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Taxed? Here's a savings grace
December, 28th 2006

While there are many people who are despairing the lack of resources to make tax-saving investments, there are others looking for every tax-saving opportunity. Here are a few issues both categories of people need to keep in mind to get the best out of tax provisions.

Choose instruments wisely: Making investments in eligible instruments certainly saves on tax. But, that is not a good enough reason to choose an investment since there are different lock-in, return and tax implications with each instrument. All these return and lock-in conditions are well documented. But, along with returns, also look at your cash flow needs. If you think you will definitely need a defined sum of money after three years, it may not make sense to go in for a product like PPF with a long lock-in or a relatively riskier product like an equity-linked saving scheme. Similarly, insurance is a long-term commitment; dont choose a low-yielding 20-year policy for the sake of immediate tax breaks.

Investment is not the only option: This is important for those with not enough money to make additional investments. Investments are just one way of getting tax breaks. Section 80C also permits one to claim expenditure incurred on tuition fees for up to two children to be included. Also permitted is deduction on account of repayment of principal on a housing loan. So, if you already have these payouts, alter additional investment needs accordingly. That there are no internal limits in the overall Rs 1 lakh limit for this section certainly will be helpful. And, dont forget to consider in your calculations the contribution you will cumulatively make to your provident fund account during the financial year.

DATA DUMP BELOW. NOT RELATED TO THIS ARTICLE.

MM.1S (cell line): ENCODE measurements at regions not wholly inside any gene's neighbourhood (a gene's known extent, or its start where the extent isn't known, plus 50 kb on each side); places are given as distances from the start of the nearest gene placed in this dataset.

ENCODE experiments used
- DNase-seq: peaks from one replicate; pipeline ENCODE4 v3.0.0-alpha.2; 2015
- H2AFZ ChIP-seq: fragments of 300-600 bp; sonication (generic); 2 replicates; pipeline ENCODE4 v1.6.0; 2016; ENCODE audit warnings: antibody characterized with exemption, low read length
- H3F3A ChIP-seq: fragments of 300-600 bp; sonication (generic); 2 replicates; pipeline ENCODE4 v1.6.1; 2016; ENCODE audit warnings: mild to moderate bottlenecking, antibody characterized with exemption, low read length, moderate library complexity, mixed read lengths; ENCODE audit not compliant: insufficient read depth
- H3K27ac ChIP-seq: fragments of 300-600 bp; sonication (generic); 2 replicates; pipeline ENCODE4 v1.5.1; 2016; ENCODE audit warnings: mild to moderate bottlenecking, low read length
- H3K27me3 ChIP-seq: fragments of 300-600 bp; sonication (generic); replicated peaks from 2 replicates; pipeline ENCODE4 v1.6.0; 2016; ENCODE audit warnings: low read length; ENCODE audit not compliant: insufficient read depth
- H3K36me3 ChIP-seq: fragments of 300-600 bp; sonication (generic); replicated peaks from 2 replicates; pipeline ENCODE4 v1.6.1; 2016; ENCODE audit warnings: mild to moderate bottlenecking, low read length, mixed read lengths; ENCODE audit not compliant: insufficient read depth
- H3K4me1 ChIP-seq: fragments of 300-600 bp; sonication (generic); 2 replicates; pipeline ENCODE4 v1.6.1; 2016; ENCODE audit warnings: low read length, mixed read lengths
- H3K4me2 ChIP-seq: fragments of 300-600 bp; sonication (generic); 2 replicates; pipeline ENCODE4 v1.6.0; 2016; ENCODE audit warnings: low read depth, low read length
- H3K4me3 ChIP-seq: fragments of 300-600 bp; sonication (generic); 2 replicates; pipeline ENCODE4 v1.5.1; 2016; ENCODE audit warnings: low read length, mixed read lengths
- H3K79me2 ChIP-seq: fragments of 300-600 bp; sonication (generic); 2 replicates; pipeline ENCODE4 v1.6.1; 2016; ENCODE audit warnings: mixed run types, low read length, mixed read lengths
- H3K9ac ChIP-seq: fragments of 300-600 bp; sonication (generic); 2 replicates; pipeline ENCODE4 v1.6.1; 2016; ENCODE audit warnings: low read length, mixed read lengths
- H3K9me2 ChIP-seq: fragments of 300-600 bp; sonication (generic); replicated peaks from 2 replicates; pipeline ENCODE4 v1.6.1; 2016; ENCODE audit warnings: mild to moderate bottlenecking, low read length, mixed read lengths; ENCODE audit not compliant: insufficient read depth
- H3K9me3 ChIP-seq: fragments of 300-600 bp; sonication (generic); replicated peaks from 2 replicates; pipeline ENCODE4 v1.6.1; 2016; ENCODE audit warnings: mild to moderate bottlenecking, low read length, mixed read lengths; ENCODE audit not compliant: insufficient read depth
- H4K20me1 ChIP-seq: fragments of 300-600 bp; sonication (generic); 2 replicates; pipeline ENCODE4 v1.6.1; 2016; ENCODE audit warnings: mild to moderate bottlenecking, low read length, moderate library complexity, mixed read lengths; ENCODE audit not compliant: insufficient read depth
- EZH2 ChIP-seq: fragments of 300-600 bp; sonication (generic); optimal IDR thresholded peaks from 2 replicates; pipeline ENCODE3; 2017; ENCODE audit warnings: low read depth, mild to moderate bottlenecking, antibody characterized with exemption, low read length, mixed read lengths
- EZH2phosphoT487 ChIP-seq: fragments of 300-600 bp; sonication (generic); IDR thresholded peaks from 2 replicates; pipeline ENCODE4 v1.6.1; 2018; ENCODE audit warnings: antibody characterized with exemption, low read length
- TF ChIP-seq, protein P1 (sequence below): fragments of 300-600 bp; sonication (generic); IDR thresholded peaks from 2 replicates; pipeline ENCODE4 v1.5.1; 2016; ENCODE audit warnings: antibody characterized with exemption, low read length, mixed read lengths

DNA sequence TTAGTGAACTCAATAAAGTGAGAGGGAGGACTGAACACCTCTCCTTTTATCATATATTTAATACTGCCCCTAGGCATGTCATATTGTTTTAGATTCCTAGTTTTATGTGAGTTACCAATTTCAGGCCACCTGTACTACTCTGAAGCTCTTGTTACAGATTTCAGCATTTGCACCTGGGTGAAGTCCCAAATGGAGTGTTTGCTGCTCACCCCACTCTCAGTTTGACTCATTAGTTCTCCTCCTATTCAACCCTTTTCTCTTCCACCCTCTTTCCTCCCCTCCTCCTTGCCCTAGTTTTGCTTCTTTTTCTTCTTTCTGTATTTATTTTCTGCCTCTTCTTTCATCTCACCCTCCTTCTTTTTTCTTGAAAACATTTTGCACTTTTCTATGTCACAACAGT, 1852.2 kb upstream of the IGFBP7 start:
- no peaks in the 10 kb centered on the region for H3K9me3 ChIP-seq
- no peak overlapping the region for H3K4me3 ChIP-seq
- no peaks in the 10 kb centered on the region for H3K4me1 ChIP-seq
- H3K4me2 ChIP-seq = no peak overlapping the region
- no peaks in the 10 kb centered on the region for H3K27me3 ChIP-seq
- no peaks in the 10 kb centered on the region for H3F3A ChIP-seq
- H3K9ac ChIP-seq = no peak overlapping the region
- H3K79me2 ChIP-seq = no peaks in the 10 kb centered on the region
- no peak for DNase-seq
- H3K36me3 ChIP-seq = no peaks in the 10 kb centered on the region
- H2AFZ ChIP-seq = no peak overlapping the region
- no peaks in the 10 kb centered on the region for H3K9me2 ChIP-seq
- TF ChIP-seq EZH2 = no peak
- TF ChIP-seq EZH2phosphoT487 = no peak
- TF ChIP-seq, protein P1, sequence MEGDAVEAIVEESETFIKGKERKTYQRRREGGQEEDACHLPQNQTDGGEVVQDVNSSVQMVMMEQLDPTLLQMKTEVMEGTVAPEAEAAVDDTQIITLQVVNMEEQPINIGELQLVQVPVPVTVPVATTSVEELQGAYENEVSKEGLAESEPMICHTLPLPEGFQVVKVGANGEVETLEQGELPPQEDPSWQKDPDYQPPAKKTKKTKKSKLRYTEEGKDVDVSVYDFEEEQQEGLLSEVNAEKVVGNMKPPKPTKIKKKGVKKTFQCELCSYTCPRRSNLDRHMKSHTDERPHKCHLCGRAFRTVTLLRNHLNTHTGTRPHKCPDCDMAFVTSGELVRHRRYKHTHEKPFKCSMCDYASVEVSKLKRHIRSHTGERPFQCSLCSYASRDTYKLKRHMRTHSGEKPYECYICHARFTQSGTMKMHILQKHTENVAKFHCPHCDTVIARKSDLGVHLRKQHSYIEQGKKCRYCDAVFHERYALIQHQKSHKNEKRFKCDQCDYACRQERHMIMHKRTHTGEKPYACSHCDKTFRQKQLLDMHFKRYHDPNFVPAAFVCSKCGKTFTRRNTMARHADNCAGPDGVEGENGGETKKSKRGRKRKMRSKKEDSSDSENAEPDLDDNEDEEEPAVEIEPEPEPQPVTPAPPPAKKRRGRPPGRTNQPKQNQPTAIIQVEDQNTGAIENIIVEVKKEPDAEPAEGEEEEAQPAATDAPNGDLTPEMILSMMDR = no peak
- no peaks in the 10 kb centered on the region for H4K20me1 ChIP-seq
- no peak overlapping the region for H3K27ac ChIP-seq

Life beyond Section 80C: The section has an overall limit of Rs 1 lakh, which most have no problem of exhausting. Almost everyone can look to exploit the Rs 10,000 Section 80D limit on account of premium towards a health insurance policy. People with handicapped dependents (Section 80DD) or with expenditure on specified diseases (Section 80DDB) can claim further tax breaks. Then of course, there is the well known deduction available on account of interest on home loan of up to Rs 1.5 lakh per annum.

Remember conditions attached to each investment: Taking the tax break is the easy part. Sticking to the investment is more difficult. For instance, the provisions of the section specify that if the house property on which principal repayment deduction is obtained is transferred before five years from the date of possession, then no further deduction will be allowed. Further, the aggregate deductions allowed in the past will be added to the income of the current year and taxed accordingly. Each individual product too, such as an insurance policy, may have its own pre-mature withdrawal penalties. Find out the conditions from your chartered accountant and financial advisor before committing yourself to a new investment or withdrawing from an investment on which tax benefits have been claimed in the past.

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